A few days later, on 10 April, the Chief of Staff of the anti-Treaty IRA, Liam Lynch, was shot in the Knockmealdown mountains and died that night in Clonmel Hospital. Historians agree that this was effectively the end of the Civil War. Austin Stack and Dan Breen were also taken into custody soon after. Discussions were already underway among the remaining IRA leaders about how to end the conflict and there was an emerging acceptance on all sides that a cessation of anti-Treaty IRA activities was imminent.

Taking refuge in the cave

Another view of the caves.

On Saturday, 14 April 1923, National Army troops, on foot of a report that Aero Lyons and his column were in the area, headed out from Ballyheigue to Causeway.

At Meenogohane. they were ambushed by Lyons and his men, who were so widely spread out that it appeared that they had larger numbers, when they actually had sixteen men. The engagement went on until darkness, and when the National Army withdrew to Tralee, Lyons and five of his men took refuge in in a cliff cave known as Dunworth’s Cave at Clashmealcon.[4]

Those who went to the cave with Lyons were: Thomas McGrath, Patrick O’Shea, James McEnery, Edward (Ned) Greaney and Reginald (Reg) Hathaway. When the National Army troops returned to search for Aero Lyons and his men near Clashmealcon, they arrested a local man named James (Jim) McGrath, brother of Tom, who was in the cave.

Lyons’ six man column was pursued and besieged at the cave at Clashmealcon.

Jim was taken to Ballymullen Barracks in Tralee for questioning and en route, the troops stopped at Ardfert, where they ordered him to start digging a grave for himself. He was brutally treated in Ballymullen and eventually told his captors about a hiding-place in the caves at Clashmealcon, which had been used in the past. He had no idea that Aero Lyons had led his men into the same cave on this occasion. Jim was brought back to the area and obliged to lead four soldiers of the National Army down the treacherous cliff path to the cave. On 15 April, there were 200 Free State troops on the cliff-top at Clashmealcon and the siege began.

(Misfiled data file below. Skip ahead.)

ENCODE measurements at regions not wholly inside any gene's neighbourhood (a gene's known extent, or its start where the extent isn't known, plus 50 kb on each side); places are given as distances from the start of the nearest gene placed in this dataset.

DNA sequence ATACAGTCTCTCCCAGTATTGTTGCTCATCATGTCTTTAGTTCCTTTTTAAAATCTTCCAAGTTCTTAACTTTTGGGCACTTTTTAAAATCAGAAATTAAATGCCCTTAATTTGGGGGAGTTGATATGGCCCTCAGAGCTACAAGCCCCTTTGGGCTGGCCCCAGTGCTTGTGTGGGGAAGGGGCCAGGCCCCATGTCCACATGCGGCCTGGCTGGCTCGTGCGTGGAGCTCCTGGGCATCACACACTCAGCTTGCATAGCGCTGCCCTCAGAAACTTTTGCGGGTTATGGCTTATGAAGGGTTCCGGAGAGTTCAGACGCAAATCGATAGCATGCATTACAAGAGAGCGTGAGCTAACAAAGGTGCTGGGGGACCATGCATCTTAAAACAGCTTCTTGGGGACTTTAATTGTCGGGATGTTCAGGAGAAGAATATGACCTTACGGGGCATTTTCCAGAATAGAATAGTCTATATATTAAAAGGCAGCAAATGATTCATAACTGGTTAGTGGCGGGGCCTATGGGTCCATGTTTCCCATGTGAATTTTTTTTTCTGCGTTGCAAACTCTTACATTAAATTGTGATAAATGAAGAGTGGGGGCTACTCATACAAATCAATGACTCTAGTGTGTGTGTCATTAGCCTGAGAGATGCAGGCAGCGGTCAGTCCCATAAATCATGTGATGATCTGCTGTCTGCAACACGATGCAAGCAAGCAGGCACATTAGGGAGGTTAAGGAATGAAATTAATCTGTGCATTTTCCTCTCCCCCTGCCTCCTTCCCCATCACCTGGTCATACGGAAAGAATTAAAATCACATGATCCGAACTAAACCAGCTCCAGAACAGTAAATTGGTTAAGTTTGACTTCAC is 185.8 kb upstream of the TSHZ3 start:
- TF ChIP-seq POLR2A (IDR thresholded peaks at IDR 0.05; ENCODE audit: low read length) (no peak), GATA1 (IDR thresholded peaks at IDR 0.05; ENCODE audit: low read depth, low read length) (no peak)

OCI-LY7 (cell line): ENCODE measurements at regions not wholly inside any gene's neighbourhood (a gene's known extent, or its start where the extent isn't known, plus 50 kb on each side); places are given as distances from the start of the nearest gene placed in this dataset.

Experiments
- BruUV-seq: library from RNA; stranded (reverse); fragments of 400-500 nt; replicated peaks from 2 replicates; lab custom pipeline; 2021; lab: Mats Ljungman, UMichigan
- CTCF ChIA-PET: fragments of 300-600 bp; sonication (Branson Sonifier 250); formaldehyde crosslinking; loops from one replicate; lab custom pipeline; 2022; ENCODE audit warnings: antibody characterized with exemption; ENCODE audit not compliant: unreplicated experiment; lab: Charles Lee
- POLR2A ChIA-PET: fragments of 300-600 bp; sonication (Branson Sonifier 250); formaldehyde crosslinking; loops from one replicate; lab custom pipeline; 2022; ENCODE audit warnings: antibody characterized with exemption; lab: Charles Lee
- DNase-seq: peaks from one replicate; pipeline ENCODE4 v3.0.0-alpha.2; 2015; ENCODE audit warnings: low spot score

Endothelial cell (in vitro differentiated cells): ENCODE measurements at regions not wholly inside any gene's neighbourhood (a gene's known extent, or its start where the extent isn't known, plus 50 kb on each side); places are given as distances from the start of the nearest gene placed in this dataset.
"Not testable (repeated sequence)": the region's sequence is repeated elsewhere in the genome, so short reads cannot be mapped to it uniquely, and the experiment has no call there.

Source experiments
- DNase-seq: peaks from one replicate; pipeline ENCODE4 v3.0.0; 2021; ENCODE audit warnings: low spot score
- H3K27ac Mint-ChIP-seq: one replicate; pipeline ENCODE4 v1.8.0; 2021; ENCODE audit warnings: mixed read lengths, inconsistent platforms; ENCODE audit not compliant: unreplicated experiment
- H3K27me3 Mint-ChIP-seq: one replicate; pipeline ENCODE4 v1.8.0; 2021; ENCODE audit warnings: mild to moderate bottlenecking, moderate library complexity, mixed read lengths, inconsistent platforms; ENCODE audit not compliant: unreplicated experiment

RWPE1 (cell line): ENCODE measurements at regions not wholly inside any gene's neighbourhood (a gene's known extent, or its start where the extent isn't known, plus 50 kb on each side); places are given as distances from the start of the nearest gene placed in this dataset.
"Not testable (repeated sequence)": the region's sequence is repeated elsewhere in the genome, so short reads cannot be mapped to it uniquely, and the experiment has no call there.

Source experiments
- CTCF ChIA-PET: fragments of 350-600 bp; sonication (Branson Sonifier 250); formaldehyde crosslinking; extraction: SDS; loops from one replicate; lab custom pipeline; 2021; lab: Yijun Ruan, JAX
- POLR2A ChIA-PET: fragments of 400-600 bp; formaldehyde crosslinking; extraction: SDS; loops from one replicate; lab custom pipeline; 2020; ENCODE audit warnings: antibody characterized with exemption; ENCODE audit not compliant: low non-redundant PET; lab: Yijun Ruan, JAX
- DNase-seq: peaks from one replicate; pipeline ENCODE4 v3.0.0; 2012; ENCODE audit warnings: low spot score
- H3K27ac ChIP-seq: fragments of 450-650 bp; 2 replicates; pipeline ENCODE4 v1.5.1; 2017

First engagement

A collage of the National Army troops involved, including the two who were killed.

The four soldiers who descended with Jim McGrath were: Vol. P. McCartney of Tralee, aged 20, Sgt. James McCluskey of Dublin aged 21, Vol. James O’Neill of 14 Grenville St., Dublin, aged 20, and Lt. Henry D.E. Pierson of Limerick, an engineer and graduate of Trinity College, who was aged 28.[5]

A National Army report in Military Archives describe the operation with no mention of Jim McGrath’s role as one of the five men who went down the cliff face:

‘Five men including an officer descended the cliffs to the beach about one hundred feet below and were about to enter the cave when they encountered a stone barricade. They removed it only to find a second one inside the mouth of the cave. As they were proceeding to remove the second barricade, heavy rifle fire was opened from inside the cave.’[6]

James O’Neill was killed instantly and Henry Pierson was seriously wounded. The other two soldiers tried to retreat up the cliff path but they were unable to because of fire from the cave. After some hours, ropes were lowered to bring up the wounded Pierson, as well as McCartney and McCluskey, all the time under fire as they ascended. Jim McGrath then joined his brother and the others in the cave.

Two pro-Treaty soldiers were killed when they tried to storm the cave. Two anti-Treatyites were washed out to sea and drowned.

The Irish Times reported that all attempts to recover the body of Volunteer O’Neill ‘were beaten off by hot fire from the cave’.[7] An eye-witness account by a Free State soldier, published in An t-Óglach, stated that ‘Red Cross men then endeavoured to rescue the wounded officer, but every time they showed themselves, a volley of rifle fire crashed from the cave’.[8] This account, the first detailed one to appear in print, went on: